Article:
About 43% of Indonesia’s population lived in rural areas in 2020, according to the World Bank. But Indonesia’s complex geography means many of them—including many indigenous communities—risk being cut off from economic progress. Today, people living in Indonesia’s rural areas endure poverty at about double the rate of those who live in urban areas.

The UN is supporting rural livelihoods through two partnerships with the Ministry of Agriculture. Under one irrigation-focused project, the UN set up field schools in hundreds of villages across 14 provinces to provide training for farmers, as well as high-quality seeds and equipment to contribute towards more sustainable farming practices. The project reached more than 1 million people in 265,000 farming households. Some 80% of the farmers that participated were using superior seeds by the end of 2021, 62% had adopted a planting productivity system taught at field schools known as jajar legowo, and a further 40% had switched to organic fertilisers. This contributed to an average yield increase of 22% outside of Java, as well as reduced use of fertiliser thanks to soil testing equipment distributed through the project. The project also produced several manuals to support training on market access and financial literacy, which are expected to reach a further 80,000 households in 2022.

A parallel project with the Ministry of Agriculture, distributed 37,583 packages of agricultural supplies— seeds, fertiliser, and basic equipment—to at least 2,376 farmer groups comprising 55,804 members, of whom 40% are women. The UN also distributed 105,313 seed packages to more than 100 “seed breeders”, who contribute to boosting biodiversity in Indonesia. A midline survey found that 87% of the farmers involved had adopted improved methods of fertilisation introduced through the project.

In 2021, the UN helped the government relieve pressure on some of Indonesia’s most food-insecure people living in rural regions and exposed to the risk of peatland fires. Across Sumatera, Kalimantan, and Papua provinces, many farmers rely on the cultivation of crops that grow on peatlands, one of Indonesia’s most ecologically valuable but at-risk resources. There, the UN assisted acutely vulnerable smallholders in establishing 100 home gardens and 21 demonstration plots for peatland-friendly products including ginger, lemongrass, aloe vera, betel, and vegetables that contribute to household micro and macronutrient needs. The UN also established three “rural zones’ in Riau, Central Kalimantan, and South Kalimantan provinces, which regulate land use to prevent the degradation of vulnerable peatland; the project trains local farmers in yield improvement, budgeting, and market dynamics to help them scale up successful commodities for the local market. Similar interventions boosted the livelihoods of women purun weavers in two villages in South Sumatra and South Kalimantan, coconut sugar producers in four villages in West Kalimantan, and sago farmers in three villages in Riau, all of whom traditionally have limited access to an independent income. UN support for these groups included assistance testing product viability for domestic and international markets and priming the supply chain to accept products once pandemic- related coordination bottlenecks clear.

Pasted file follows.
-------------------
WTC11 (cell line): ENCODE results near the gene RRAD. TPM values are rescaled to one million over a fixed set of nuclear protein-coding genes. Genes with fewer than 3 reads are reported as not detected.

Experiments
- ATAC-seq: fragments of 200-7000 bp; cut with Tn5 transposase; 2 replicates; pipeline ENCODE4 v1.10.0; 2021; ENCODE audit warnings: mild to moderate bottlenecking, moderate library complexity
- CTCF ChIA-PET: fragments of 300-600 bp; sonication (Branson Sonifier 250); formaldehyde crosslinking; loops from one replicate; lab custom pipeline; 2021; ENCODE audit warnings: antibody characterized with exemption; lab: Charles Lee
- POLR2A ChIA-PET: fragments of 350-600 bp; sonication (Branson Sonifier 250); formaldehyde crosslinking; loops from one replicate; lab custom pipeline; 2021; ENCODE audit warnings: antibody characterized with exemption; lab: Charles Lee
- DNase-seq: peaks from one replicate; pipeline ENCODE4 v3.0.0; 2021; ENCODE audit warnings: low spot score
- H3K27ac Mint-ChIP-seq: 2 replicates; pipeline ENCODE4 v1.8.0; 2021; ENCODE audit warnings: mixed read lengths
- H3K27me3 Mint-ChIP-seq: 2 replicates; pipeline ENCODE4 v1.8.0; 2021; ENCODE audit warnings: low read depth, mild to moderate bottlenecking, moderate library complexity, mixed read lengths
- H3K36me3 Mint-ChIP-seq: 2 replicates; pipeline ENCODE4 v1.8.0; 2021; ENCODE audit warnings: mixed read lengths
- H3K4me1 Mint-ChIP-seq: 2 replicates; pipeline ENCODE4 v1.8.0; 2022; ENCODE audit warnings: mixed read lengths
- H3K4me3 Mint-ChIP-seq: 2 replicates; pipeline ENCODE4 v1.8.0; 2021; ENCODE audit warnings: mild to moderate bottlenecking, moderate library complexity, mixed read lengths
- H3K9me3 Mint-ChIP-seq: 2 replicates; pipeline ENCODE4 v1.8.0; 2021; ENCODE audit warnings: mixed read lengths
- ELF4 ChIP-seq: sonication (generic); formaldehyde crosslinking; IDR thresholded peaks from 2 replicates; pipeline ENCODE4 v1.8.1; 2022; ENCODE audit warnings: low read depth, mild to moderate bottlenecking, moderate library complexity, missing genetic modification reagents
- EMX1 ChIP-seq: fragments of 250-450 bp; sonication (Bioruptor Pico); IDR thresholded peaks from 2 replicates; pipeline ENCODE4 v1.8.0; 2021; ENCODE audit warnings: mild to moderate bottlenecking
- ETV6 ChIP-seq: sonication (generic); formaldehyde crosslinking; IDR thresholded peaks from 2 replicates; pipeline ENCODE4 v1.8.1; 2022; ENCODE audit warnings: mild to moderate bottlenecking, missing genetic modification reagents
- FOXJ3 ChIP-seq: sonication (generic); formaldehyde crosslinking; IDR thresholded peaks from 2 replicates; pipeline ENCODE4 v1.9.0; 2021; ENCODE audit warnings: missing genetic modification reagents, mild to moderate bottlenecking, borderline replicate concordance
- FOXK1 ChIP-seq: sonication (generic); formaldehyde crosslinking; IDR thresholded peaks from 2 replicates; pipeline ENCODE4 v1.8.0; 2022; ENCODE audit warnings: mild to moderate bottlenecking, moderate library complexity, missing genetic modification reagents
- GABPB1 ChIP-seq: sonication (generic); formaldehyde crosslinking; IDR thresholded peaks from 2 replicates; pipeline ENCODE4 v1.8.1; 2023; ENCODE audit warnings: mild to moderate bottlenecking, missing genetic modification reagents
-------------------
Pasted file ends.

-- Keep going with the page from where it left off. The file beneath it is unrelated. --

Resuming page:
To further support vulnerable communities, the UN advanced an approach to enriching peatland through the application of organic fertilisers as opposed to ash. The project established 70 community groups across six Indonesian provinces to aid in the production of peatland-based agricultural products through a combination of knowledge sharing, training and access to tools and other resources, boosting the incomes of around 700 farmers and their dependents, many of whom lack access to basic health facilities and markets. The UN also supported four farmers’ groups in Mempawah District, and Kubu Raya, West Kalimantan through the provision of processing units to facilitate the production of organic coconut sugar for export.

In Bali, where COVID-19 induced slowdowns in the tourism sector have resulted in some families returning to seaweed farming, funds provided under the Global Environment Facility’s Small Grants Programme helped a local civil society organisation increase the area of seaweed cultivation in Nusa Penida and introduce 28 additional income-generating activities that benefitted 2,264 people directly, uplifting a broader community of 94,328 people. Meanwhile, a local economic development initiative targeting impoverished communities along the Indonesian-Timor Leste border, helped women to perform economically productive activities, such as vegetable farming, and gave women a voice in community decision-making.